Tailor your solutions for prudent lending and affordable homeownership

Once you have identified the issues borrowers in your area face, you can turn your attention to the products and solutions, within your risk tolerance, that may meet borrowers’ specific needs. For example, we at MGIC have identified 4 solution areas:

  1. Nontraditional credit
  2. Overcoming the down payment barrier
  3. Expanding guidelines for non-site-built homes
  4. Lack of cash reserves after closing

For example, you could take advantage of key mortgage product offerings with low-down-payment options to help overcome the down payment barrier and increase reserves after closing:

  • Fannie Mae HomeReady® and Freddie Mac Home Possible® products
  • Housing Finance Agency (HFA) programs
  • FHA, VA and USDA rural housing programs
  • For portfolio lenders, partner with MGIC on portfolio products: Community Pro™ for underserved borrowers and underserved communities, and WealthBuilder Pro™ 100% LTV with a 20-year term builds equity (and wealth) much more rapidly than 30-year loans

Special Purpose Credit Programs (SPCPs) can also be an effective tool for addressing racial equity in homeownership. SPCPs work to close the homeownership and wealth gaps between minority and white households by focusing on sustainable, long-term, financially accretive homeownership. Our colleague, Geoff Cooper, discussed SPCPs and how you can use them to address racial equity in a recent blog post.

Building your checklist

Identify the relevant denial reasons in your community

  • What does HMDA data reveal about denial rates and denial reasons in your area?
  • Which local nonprofits can you partner with to learn about the barriers that potential homebuyers face?

Identify possible resources

  • Which organizations offer products and programs that complement your your racial equity plan?
    • Investors, including Fannie Mae and Freddie Mac
    • Mortgage insurance partners
    • Industry organizations such as the Mortgage Bankers Association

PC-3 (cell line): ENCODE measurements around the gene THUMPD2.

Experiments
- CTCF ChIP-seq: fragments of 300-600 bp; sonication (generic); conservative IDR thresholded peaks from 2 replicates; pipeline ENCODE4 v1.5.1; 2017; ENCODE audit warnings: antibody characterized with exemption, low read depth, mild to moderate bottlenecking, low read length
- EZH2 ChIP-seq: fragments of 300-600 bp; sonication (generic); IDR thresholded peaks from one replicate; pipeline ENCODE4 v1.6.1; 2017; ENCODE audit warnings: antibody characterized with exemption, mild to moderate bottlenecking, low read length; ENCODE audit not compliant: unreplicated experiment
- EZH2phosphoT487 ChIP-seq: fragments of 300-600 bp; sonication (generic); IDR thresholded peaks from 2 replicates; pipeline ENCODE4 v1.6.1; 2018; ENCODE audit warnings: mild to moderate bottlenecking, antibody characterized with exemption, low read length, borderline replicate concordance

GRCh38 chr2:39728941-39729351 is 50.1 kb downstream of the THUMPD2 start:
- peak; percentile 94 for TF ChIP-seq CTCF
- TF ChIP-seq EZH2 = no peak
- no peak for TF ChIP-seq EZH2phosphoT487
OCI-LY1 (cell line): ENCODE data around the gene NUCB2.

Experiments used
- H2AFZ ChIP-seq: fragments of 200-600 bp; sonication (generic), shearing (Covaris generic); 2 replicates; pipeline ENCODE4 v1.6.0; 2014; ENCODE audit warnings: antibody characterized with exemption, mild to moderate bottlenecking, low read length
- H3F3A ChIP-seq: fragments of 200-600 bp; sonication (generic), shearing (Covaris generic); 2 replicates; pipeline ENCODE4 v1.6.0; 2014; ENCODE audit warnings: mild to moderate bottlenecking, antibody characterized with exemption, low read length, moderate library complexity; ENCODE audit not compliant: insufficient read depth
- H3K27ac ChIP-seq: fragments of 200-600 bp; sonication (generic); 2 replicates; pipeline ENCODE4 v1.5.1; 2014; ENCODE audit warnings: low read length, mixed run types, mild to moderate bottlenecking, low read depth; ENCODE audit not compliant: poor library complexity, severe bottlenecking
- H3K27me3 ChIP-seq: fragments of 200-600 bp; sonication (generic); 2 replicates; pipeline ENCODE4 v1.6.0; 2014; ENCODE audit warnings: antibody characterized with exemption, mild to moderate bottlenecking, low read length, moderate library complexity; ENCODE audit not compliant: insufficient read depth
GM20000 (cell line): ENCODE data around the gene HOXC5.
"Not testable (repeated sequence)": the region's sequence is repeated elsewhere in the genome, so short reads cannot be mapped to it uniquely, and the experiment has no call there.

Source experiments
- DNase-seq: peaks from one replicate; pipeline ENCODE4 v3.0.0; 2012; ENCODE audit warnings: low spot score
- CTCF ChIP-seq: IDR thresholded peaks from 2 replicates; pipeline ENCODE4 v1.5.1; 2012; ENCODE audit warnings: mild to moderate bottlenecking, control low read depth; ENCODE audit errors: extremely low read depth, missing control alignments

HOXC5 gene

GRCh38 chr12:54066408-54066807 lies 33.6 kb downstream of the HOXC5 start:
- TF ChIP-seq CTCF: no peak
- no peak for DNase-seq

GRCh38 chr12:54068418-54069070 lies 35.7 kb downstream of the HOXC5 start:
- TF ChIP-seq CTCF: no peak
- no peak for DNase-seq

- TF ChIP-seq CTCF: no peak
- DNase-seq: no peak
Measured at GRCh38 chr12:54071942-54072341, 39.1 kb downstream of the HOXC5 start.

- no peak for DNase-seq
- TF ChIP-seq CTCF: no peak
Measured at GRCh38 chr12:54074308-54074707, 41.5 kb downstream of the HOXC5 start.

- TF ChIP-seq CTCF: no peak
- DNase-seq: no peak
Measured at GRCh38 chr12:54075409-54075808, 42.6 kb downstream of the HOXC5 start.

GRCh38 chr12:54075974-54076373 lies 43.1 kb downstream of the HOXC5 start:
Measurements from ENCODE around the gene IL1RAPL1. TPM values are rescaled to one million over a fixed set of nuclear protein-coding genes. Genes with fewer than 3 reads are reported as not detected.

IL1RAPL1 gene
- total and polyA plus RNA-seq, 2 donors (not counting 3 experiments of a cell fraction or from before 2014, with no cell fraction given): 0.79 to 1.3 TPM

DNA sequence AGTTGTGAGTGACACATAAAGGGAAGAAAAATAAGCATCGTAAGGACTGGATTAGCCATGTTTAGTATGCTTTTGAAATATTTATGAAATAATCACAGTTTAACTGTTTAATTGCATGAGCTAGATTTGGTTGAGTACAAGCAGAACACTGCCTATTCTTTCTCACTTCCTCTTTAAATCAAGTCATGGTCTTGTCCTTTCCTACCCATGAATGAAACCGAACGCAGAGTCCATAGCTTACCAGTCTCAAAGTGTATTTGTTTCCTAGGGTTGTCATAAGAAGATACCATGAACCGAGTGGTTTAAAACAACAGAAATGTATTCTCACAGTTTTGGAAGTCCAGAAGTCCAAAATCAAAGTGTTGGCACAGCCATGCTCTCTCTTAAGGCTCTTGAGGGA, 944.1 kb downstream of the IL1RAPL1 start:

• Housing Finance Agencies

Identify the areas in which you can offer product and program solutions

  • What key product resources mentioned above can you leverage?
  • Which solutions can you tailor to address the specific issues revealed by your denial research?
  • How can you employ those solutions prudently, without expanding guidelines to the point where sustainable homeownership is threatened?
  • How will you advertise your product and program solutions to attract “Mortgage Ready Borrowers” who have traditionally not met other program solutions?
kevin hearden

Kevin Hearden, MGIC Product Development Director

Kevin joined MGIC in 2016 and is currently a Product Development Director. He leads various product initiatives and works closely with the MGIC sales team to develop product solutions. Kevin has over 30 years of experience in the mortgage banking industry, including leadership roles in secondary marketing and product development. He lives in Hartland, WI, with his wife Denise and children Will and Cole.

Jenny Steffens

Jenny Steffens, MGIC VP Credit Policy & Analytics

Jenny Steffens has been MGIC's Vice President of Credit Policy & Analytics since January 2020. Prior to this role, she served MGIC since 2002 in roles of increasing responsibility in the Risk organization. She holds a Bachelor of Business Administration (BBA) degree in Business/Managerial Economics from St. Norbert CollegeWisconsin. Jenny is also a graduate from the Mortgage Bankers Association School of Mortgage Banking (SOMB) and received an Accredited Mortgage Professional (AMP) certification.